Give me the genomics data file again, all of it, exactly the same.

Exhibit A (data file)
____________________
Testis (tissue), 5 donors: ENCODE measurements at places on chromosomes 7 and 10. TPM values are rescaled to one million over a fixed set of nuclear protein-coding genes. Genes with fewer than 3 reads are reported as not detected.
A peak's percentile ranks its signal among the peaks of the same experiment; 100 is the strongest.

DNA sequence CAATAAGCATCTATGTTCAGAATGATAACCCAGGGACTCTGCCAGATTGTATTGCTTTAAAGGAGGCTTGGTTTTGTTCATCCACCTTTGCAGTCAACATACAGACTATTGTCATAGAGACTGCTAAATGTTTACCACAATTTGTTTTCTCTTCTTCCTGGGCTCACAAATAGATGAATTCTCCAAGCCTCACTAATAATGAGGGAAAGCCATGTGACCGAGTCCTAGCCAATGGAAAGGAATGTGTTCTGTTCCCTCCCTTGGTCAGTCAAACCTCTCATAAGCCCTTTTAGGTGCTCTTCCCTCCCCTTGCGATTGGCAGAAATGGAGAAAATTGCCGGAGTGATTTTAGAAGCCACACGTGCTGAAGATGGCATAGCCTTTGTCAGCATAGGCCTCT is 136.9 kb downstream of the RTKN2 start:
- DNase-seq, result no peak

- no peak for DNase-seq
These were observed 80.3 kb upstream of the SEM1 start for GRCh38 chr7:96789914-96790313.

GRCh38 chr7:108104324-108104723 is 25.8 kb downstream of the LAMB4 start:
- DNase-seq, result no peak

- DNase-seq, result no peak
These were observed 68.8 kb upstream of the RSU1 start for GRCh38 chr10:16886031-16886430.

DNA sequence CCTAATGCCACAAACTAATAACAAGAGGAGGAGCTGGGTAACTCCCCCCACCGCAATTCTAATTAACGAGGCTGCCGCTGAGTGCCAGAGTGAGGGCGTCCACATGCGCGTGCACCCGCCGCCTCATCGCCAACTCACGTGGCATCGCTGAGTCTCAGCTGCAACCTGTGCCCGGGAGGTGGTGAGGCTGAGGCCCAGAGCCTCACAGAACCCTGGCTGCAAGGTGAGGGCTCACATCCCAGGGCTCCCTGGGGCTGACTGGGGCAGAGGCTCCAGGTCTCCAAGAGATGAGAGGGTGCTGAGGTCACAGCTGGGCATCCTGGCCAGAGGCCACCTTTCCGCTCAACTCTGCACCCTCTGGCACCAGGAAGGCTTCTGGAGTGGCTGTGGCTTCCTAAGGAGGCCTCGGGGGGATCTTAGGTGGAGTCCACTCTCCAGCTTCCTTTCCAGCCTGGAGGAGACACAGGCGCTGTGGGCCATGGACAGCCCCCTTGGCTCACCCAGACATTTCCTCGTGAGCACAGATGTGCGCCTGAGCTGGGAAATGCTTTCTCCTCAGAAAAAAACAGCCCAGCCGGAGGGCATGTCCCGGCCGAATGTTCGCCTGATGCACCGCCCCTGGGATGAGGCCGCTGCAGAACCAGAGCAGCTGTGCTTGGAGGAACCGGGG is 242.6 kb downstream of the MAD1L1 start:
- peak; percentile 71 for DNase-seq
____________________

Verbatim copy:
Testis (tissue), 5 donors: ENCODE measurements at places on chromosomes 7 and 10. TPM values are rescaled to one million over a fixed set of nuclear protein-coding genes. Genes with fewer than 3 reads are reported as not detected.
A peak's percentile ranks its signal among the peaks of the same experiment; 100 is the strongest.

DNA sequence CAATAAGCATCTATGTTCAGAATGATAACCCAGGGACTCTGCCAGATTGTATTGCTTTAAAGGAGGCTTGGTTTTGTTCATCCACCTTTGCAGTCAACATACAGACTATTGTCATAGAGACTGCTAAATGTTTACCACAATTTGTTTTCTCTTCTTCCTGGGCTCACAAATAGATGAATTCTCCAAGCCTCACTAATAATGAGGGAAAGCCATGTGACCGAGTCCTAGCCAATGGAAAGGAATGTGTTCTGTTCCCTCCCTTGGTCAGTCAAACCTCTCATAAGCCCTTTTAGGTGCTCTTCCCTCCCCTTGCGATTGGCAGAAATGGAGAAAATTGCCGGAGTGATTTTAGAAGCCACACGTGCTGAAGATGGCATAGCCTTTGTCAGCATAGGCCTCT is 136.9 kb downstream of the RTKN2 start:
- DNase-seq, result no peak

- no peak for DNase-seq
These were observed 80.3 kb upstream of the SEM1 start for GRCh38 chr7:96789914-96790313.

GRCh38 chr7:108104324-108104723 is 25.8 kb downstream of the LAMB4 start:
- DNase-seq, result no peak

- DNase-seq, result no peak
These were observed 68.8 kb upstream of the RSU1 start for GRCh38 chr10:16886031-16886430.

DNA sequence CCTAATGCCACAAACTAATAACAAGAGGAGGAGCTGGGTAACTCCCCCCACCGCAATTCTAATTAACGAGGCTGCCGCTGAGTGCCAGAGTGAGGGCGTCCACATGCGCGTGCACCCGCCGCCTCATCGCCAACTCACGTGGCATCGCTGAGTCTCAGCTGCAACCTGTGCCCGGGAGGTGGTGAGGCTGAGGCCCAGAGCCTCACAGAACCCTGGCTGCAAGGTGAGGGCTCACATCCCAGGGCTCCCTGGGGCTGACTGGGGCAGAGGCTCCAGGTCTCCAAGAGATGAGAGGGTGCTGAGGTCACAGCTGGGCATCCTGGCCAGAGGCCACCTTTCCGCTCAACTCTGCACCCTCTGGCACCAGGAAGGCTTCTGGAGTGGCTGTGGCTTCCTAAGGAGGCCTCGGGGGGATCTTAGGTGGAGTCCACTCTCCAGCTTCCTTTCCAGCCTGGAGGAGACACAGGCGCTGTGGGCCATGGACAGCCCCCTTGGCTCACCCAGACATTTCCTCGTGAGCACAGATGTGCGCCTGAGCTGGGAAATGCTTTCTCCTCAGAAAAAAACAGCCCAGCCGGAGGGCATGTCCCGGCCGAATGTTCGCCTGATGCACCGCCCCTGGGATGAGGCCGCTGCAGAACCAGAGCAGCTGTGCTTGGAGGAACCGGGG is 242.6 kb downstream of the MAD1L1 start:
- peak; percentile 71 for DNase-seq